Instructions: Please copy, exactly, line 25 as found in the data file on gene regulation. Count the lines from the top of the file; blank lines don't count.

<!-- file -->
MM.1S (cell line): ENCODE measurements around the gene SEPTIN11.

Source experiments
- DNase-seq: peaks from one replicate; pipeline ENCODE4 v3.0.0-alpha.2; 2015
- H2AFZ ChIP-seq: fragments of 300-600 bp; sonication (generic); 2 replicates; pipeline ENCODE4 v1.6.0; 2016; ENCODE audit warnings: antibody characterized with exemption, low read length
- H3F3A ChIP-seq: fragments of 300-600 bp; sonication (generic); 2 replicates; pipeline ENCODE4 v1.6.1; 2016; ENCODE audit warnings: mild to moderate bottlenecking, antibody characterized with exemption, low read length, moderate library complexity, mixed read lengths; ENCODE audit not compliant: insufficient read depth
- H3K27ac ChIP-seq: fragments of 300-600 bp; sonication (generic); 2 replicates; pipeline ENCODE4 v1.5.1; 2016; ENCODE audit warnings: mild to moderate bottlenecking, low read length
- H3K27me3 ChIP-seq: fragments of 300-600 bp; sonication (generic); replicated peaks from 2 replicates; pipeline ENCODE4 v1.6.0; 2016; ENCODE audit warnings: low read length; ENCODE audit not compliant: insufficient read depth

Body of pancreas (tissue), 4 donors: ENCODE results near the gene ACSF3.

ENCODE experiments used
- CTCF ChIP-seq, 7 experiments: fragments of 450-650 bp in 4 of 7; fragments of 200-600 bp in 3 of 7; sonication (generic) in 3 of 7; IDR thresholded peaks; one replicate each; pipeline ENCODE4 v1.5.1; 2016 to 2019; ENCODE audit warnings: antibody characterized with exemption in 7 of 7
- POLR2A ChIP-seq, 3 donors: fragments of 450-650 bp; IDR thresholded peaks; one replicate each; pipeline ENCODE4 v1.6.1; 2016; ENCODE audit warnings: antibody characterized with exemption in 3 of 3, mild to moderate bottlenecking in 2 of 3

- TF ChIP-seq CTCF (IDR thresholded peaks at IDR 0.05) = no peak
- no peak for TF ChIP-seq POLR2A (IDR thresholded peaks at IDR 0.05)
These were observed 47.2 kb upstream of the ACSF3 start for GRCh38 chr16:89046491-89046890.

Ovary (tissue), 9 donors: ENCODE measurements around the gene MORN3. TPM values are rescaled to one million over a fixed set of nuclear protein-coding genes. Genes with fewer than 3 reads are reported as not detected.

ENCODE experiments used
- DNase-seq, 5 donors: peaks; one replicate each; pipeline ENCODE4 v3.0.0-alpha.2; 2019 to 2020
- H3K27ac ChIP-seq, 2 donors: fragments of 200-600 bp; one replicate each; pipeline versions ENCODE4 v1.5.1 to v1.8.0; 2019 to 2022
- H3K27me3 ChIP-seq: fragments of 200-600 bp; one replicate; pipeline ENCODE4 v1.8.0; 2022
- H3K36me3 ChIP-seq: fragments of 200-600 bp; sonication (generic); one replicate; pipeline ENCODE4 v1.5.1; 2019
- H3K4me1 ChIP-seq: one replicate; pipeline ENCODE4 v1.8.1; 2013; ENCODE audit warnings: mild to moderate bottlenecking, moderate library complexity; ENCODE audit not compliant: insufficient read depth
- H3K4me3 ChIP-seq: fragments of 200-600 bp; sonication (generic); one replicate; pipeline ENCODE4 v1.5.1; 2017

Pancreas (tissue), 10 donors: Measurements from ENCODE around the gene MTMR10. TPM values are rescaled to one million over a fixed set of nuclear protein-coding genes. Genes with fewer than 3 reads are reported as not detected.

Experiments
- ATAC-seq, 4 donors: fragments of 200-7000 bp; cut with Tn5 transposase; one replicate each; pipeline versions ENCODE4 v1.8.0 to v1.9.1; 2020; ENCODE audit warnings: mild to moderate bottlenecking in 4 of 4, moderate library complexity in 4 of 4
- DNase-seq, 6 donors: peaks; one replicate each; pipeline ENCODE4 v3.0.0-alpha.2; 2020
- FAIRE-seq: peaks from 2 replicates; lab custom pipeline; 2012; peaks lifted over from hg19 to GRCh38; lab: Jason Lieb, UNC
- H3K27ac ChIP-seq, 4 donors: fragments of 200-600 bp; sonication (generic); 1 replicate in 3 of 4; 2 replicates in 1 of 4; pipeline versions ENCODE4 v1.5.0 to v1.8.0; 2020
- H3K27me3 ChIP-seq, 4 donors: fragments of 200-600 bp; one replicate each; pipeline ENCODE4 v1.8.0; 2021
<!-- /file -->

- ATAC-seq, 4 donors: fragments of 200-7000 bp; cut with Tn5 transposase; one replicate each; pipeline versions ENCODE4 v1.8.0 to v1.9.1; 2020; ENCODE audit warnings: mild to moderate bottlenecking in 4 of 4, moderate library complexity in 4 of 4